UBC Theses and Dissertations
Risk-based design of horizontal curves with restricted sight distance Ibrahim, Shewkar El-Bassiouni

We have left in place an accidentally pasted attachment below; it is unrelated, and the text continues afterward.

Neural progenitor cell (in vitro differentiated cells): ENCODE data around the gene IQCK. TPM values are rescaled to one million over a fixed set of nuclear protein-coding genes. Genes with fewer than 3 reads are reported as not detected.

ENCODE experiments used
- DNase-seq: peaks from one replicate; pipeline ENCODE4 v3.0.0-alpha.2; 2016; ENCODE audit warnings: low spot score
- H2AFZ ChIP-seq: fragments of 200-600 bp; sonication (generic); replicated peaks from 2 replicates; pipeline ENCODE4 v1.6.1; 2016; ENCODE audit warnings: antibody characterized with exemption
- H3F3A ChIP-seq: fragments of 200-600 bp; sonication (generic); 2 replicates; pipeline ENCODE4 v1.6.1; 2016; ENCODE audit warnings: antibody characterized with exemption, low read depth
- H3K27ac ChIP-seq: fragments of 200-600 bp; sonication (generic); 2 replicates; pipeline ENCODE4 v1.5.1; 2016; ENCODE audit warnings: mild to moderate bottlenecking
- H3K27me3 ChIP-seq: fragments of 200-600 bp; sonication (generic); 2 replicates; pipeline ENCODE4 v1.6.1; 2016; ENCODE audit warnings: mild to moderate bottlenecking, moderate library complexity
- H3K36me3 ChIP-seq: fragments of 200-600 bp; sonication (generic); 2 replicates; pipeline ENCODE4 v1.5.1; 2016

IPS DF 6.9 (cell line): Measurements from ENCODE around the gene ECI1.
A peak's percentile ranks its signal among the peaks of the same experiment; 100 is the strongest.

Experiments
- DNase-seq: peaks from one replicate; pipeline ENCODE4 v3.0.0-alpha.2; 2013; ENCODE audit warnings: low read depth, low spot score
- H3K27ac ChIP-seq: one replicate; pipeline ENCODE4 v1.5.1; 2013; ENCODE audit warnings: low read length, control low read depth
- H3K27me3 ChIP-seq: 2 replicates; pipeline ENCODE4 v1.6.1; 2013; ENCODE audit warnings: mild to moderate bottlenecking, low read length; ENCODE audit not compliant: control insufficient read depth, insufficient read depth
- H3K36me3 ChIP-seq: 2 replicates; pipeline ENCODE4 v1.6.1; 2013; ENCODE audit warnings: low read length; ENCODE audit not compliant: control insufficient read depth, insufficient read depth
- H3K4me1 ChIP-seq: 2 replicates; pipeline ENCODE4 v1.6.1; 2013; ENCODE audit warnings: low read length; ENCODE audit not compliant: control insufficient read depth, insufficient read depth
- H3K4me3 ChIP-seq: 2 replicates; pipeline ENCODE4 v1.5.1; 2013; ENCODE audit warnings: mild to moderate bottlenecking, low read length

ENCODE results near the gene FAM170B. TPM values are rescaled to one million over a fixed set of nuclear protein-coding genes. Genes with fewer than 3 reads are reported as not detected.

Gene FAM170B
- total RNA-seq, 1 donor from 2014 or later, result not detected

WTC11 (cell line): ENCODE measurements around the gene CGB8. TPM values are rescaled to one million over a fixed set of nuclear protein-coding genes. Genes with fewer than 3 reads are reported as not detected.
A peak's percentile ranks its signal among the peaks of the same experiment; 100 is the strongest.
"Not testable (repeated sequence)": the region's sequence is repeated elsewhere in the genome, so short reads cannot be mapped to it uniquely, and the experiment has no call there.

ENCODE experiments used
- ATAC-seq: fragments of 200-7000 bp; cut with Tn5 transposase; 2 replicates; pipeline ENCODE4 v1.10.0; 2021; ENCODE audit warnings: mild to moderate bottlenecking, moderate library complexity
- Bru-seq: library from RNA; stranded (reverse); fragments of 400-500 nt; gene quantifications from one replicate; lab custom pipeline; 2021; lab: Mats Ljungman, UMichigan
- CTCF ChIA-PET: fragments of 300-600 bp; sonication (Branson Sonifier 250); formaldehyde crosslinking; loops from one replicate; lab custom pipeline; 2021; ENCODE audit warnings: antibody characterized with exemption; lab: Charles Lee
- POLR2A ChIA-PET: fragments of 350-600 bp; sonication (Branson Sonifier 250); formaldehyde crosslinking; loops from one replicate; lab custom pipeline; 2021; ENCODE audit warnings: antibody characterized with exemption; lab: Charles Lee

Current geometric design guides provide deterministic standards where the safety margin of the design output is generally unknown and there is little knowledge on the safety implications of deviating from these standards. Several studies have advocated probabilistic geometric design where reliability analysis can be used to account for the uncertainty in the design parameters and to provide a risk measure of the degree of deviation from design standards. In reliability analysis, this risk is represented by the probability of non-compliance (Pnc) defined as the probability that the supply exceeds the demand. However, there is currently no link between measures of design reliability and the quantification of safety using collision frequency. The analysis presented in this thesis attempts to incorporate a reliability-based quantitative risk measure in the development of Safety Performance Functions (SPFs). The thesis considers the design of horizontal curves, where non-compliance occurs whenever the available sight distance (ASD; supply) falls short of the stopping sight distance (SSD; demand). The inputs of SSD are random variables and appropriate probability distributions were assumed for each. A comprehensive database for the Trans-Canada Highway was used to compute the probability of non-compliance (Pnc) for 100 segments of horizontal curves. Several Negative Binomial (NB) Safety Performance Functions (SPFs) were developed and the predicted collisions were found to increase with risk (Pnc) and that the rate of increase varies by severity level. The likelihood ratio test showed that the inclusion of a risk parameter (Pnc) has generated better predictive models that have significantly outperformed the traditional models. Further, a spatial analysis was carried out which showed that the spatial models were successful in overcoming potential model misspecification resulting from incorporating only exposure and Pnc in the SPFs as relevant covariates might have been omitted. The optimization of cross-section design to minimize the risk associated with restricted sight distance was also considered using a multiple objective function that involves new Collision Modification Factors (CMFs) incorporating Pnc. The results indicated that accounting for the random variations due to drivers’ behavior proactively at the design stage would decrease collisions in addition to achieving an overall risk reduction.
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